November 14, 2010

Movie Review: MegaMind

mastermind2_largeFeeling like a concoction of SupermanThe Incredibles and Despicable Me, MegaMind should feel like a recycled also-ran. It should play out like a second rate version of those earlier films, Despicable Me in particular due to the proximity of release. However, it does not. In fact MegaMind seems to play off of some of the better parts of those movies and while it does not surpass the former it feels more successful than the latter. No, it is not perfect but it is a lot of fun and a lot better than I suspected it was going to be. As a matter of fact, I did not have much interest in this early on. It was not until the release was upon us that my interest was piqued.

The trailer simply did not look all that good. It did not look like anything special and actually looked to be to the annoying side. I should have paid attention to the little hints in the trailer the first time around. Actually, some of them weren't so little, like the villainous narration. Other hints were things like the villain seeming like a pompous jerk more into his own fame and, and, well nothing else comes to mind, but those bits right there point at something more than the typical superhero movie.

MegaMind may not be the most original of films, but it does know what it wants to be and goes out for it. It builds upon a concept mentioned (not for the first time, but quite memorably) in The Dark Knight when the Joker comments on his perceived desire to kill Batman. Of course, he doesn't want to kill Batman, he needs him. Every hero needs a villain and vice versa. Neither one really wants to kill the other as they give each other meaning and purpose and it is in this idea that MegaMind gains its traction and why it works as well as it does.


The movie opens with our star player, the man would be MegaMind (Will Ferrell). plummeting towards the ground with voice over narration telling us how he came to be in this predicament. This includes a flashback to his very Superman-esque beginnings, being blasted off in a pod by his parents on a dying planet. His flight does two things, it gets him to Earth and introduces us to his opposite, the baby who would come to be known as Metroman (Brad Pitt). While Metroman lands in the home of a rich family, MegaMind lands in a prison for the criminally insane. It is these respective places that the two learn their value systems and discover what their lots in life are destined to be.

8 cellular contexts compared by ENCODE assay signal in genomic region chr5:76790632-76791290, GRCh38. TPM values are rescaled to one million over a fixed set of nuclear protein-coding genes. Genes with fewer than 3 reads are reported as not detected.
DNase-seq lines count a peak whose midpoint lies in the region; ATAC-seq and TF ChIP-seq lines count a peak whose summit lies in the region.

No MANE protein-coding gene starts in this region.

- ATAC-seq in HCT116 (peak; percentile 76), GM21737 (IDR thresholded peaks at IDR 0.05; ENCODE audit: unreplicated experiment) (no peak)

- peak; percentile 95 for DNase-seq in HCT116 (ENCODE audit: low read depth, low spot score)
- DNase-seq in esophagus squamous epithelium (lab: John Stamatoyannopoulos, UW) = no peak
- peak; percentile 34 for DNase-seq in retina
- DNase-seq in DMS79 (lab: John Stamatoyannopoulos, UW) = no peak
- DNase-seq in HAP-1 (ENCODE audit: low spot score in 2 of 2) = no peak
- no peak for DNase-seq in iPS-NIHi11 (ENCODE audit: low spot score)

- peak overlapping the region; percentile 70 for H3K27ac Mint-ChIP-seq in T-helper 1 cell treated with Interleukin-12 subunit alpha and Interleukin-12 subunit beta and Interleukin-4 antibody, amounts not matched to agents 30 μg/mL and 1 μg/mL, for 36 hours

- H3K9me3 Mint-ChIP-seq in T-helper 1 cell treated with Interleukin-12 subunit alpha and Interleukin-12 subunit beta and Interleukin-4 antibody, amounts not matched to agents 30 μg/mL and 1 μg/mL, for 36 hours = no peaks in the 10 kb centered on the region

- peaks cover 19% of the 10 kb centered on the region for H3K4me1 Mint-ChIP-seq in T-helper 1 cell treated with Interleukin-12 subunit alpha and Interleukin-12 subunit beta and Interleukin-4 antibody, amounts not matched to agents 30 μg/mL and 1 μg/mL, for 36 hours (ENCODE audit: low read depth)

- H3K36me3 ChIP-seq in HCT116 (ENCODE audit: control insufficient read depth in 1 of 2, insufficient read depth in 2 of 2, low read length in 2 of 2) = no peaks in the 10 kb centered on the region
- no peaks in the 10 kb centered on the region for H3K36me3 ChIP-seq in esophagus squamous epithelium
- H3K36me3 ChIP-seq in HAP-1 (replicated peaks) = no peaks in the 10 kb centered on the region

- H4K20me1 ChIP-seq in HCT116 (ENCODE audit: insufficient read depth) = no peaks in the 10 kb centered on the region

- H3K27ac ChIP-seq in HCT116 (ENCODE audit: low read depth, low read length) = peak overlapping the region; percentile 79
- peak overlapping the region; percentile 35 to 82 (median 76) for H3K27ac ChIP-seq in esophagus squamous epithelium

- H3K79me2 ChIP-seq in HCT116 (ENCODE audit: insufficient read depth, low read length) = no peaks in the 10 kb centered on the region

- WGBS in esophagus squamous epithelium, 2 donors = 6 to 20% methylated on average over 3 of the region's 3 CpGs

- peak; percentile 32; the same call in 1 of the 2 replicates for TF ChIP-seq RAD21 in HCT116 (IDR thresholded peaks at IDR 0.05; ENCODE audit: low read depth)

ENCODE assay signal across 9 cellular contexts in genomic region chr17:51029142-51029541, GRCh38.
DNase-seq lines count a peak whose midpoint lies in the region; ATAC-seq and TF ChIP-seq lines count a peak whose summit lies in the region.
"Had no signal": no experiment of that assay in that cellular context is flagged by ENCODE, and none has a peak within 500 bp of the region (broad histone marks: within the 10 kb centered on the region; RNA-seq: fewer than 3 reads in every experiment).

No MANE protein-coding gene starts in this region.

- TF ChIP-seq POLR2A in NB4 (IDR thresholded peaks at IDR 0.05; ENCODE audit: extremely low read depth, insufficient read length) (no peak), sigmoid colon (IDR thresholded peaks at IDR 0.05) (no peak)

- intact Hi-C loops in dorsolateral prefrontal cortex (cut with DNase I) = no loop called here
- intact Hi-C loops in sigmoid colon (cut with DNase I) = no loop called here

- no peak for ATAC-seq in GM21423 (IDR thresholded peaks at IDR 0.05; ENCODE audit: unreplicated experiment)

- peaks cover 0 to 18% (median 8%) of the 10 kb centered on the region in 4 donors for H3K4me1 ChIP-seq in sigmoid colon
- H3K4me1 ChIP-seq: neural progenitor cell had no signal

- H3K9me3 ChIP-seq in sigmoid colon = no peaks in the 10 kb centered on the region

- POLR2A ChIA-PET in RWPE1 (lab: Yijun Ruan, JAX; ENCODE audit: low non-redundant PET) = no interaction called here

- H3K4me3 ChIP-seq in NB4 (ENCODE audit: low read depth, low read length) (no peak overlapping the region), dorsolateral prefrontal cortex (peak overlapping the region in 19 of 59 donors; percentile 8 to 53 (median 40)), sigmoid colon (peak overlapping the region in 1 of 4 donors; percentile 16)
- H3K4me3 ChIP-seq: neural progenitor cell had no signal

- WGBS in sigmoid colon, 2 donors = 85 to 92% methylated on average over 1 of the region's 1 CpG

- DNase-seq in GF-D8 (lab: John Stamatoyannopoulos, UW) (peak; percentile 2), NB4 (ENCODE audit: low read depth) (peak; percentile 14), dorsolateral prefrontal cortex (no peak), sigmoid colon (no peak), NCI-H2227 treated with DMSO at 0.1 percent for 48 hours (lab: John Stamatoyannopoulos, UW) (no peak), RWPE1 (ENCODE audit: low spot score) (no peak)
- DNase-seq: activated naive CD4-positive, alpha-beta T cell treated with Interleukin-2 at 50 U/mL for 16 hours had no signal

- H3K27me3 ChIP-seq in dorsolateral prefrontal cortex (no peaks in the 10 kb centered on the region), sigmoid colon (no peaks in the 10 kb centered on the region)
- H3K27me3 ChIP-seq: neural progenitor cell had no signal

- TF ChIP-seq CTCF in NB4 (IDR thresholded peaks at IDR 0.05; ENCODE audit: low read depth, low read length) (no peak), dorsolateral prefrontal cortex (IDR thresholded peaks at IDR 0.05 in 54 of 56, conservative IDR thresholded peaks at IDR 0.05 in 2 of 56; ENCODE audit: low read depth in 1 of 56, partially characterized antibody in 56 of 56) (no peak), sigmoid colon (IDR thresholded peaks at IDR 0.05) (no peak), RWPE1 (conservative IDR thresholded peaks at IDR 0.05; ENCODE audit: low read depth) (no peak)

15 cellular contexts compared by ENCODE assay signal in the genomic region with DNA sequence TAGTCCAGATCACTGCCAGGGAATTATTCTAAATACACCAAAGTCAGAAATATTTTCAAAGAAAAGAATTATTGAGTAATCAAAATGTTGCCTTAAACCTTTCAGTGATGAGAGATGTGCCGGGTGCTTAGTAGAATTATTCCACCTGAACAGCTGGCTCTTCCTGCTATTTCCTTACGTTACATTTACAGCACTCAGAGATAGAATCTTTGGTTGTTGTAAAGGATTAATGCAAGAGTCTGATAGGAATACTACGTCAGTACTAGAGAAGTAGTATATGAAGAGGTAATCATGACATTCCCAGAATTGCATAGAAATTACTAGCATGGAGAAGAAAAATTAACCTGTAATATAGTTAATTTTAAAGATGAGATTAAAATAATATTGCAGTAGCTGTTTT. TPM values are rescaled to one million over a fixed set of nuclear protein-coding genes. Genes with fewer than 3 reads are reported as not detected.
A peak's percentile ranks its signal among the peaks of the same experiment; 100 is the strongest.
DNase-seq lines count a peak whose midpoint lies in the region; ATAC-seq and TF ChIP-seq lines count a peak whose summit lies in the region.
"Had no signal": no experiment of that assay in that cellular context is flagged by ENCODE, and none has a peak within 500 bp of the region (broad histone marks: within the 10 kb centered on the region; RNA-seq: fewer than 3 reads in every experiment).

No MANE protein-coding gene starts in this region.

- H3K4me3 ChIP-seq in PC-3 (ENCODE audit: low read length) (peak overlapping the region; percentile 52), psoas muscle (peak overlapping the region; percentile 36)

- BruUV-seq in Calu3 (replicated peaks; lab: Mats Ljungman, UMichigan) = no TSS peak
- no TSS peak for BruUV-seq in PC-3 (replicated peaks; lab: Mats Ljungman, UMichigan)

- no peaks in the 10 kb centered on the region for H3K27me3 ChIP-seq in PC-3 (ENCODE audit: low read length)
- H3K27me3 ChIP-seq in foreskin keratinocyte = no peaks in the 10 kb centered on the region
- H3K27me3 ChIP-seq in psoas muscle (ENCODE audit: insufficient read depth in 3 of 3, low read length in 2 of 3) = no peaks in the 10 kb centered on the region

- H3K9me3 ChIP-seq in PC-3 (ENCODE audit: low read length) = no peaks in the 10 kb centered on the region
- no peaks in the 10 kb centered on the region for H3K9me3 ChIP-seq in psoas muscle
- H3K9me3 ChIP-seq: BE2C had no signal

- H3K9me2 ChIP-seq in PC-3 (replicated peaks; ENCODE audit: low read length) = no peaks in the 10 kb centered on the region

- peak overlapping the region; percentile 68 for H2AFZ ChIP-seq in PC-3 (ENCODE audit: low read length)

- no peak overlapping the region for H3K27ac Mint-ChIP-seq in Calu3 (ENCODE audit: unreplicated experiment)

Fast forward to the present and you will find the ongoing battles between Metroman and MegaMind. We also get to meet Roxanne Ritchi (Tina Fey), the reporter who covers the battles, much like Lois Lane in the Superman universe. She is joined by a reporter named Hal (Jonah Hill), whose roll turns out to be more pivotal than one would expect.

Well, the story truly kicks into gear when Metroman is believed to have been defeated. MegaMind is left in full control of Metrocity (his pronunciation rhymes with atrocity). Unfortunately, he did not think that far ahead with his schemes to take out Metroman. Now that he is in charge, he doesn't know what to do with himself or the city. He grows morose and must find a way to fill his time and get the city's once perfect balance back into balance.


The movie has plenty of funny jokes and well staged action sequences, it has an interesting if not wholly original romantic underpinning, and it is just really quite enjoyable. The characters are well written and actually make sense in the context of the wild things that happen.

MegaMind is a movie that is worth seeing on the big screen. The 3D is rendered well, and you have to love Minion (no, not the guys from Despicable Me, although they are awesome), the sentient fish attached to a robotic body and voiced by David Cross (Arrested Development). It is a movie that sticks to its guns and does what it sets out to do. Another plus is the inclusion of classic music by AC/DC and Guns n' Roses.


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